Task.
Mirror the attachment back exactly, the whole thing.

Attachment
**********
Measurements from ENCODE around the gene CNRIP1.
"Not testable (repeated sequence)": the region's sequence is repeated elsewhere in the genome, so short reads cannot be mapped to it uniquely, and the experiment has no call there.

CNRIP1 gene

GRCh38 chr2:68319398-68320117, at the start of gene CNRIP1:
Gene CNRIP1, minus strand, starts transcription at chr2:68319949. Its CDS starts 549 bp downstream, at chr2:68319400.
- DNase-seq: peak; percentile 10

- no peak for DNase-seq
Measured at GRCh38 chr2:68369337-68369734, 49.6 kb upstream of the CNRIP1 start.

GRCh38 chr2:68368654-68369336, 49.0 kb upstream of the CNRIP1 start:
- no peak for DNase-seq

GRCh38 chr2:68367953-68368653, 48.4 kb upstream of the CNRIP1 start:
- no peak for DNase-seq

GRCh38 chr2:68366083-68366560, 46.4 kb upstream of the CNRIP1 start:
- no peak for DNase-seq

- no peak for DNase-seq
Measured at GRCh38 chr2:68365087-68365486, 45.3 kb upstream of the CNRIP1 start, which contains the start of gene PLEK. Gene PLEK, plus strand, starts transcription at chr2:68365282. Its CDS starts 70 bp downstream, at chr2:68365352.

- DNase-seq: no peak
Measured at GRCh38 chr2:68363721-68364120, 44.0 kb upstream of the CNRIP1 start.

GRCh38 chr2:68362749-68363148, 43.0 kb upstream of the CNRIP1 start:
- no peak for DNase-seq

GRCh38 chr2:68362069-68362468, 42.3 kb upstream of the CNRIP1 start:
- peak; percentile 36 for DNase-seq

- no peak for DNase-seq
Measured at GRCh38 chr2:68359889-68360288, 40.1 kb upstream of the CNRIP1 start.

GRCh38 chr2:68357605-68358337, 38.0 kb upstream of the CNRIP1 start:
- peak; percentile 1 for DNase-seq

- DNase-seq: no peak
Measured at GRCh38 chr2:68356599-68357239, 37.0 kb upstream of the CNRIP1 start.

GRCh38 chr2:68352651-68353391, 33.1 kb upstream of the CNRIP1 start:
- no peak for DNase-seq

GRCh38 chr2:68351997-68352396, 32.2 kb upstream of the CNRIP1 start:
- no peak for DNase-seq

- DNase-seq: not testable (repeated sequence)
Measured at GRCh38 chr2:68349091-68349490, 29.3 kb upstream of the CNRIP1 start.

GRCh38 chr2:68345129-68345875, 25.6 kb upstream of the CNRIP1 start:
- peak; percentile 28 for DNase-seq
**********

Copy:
Measurements from ENCODE around the gene CNRIP1.
"Not testable (repeated sequence)": the region's sequence is repeated elsewhere in the genome, so short reads cannot be mapped to it uniquely, and the experiment has no call there.

CNRIP1 gene

GRCh38 chr2:68319398-68320117, at the start of gene CNRIP1:
Gene CNRIP1, minus strand, starts transcription at chr2:68319949. Its CDS starts 549 bp downstream, at chr2:68319400.
- DNase-seq: peak; percentile 10

- no peak for DNase-seq
Measured at GRCh38 chr2:68369337-68369734, 49.6 kb upstream of the CNRIP1 start.

GRCh38 chr2:68368654-68369336, 49.0 kb upstream of the CNRIP1 start:
- no peak for DNase-seq

GRCh38 chr2:68367953-68368653, 48.4 kb upstream of the CNRIP1 start:
- no peak for DNase-seq

GRCh38 chr2:68366083-68366560, 46.4 kb upstream of the CNRIP1 start:
- no peak for DNase-seq

- no peak for DNase-seq
Measured at GRCh38 chr2:68365087-68365486, 45.3 kb upstream of the CNRIP1 start, which contains the start of gene PLEK. Gene PLEK, plus strand, starts transcription at chr2:68365282. Its CDS starts 70 bp downstream, at chr2:68365352.

- DNase-seq: no peak
Measured at GRCh38 chr2:68363721-68364120, 44.0 kb upstream of the CNRIP1 start.

GRCh38 chr2:68362749-68363148, 43.0 kb upstream of the CNRIP1 start:
- no peak for DNase-seq

GRCh38 chr2:68362069-68362468, 42.3 kb upstream of the CNRIP1 start:
- peak; percentile 36 for DNase-seq

- no peak for DNase-seq
Measured at GRCh38 chr2:68359889-68360288, 40.1 kb upstream of the CNRIP1 start.

GRCh38 chr2:68357605-68358337, 38.0 kb upstream of the CNRIP1 start:
- peak; percentile 1 for DNase-seq

- DNase-seq: no peak
Measured at GRCh38 chr2:68356599-68357239, 37.0 kb upstream of the CNRIP1 start.

GRCh38 chr2:68352651-68353391, 33.1 kb upstream of the CNRIP1 start:
- no peak for DNase-seq

GRCh38 chr2:68351997-68352396, 32.2 kb upstream of the CNRIP1 start:
- no peak for DNase-seq

- DNase-seq: not testable (repeated sequence)
Measured at GRCh38 chr2:68349091-68349490, 29.3 kb upstream of the CNRIP1 start.

GRCh38 chr2:68345129-68345875, 25.6 kb upstream of the CNRIP1 start:
- peak; percentile 28 for DNase-seq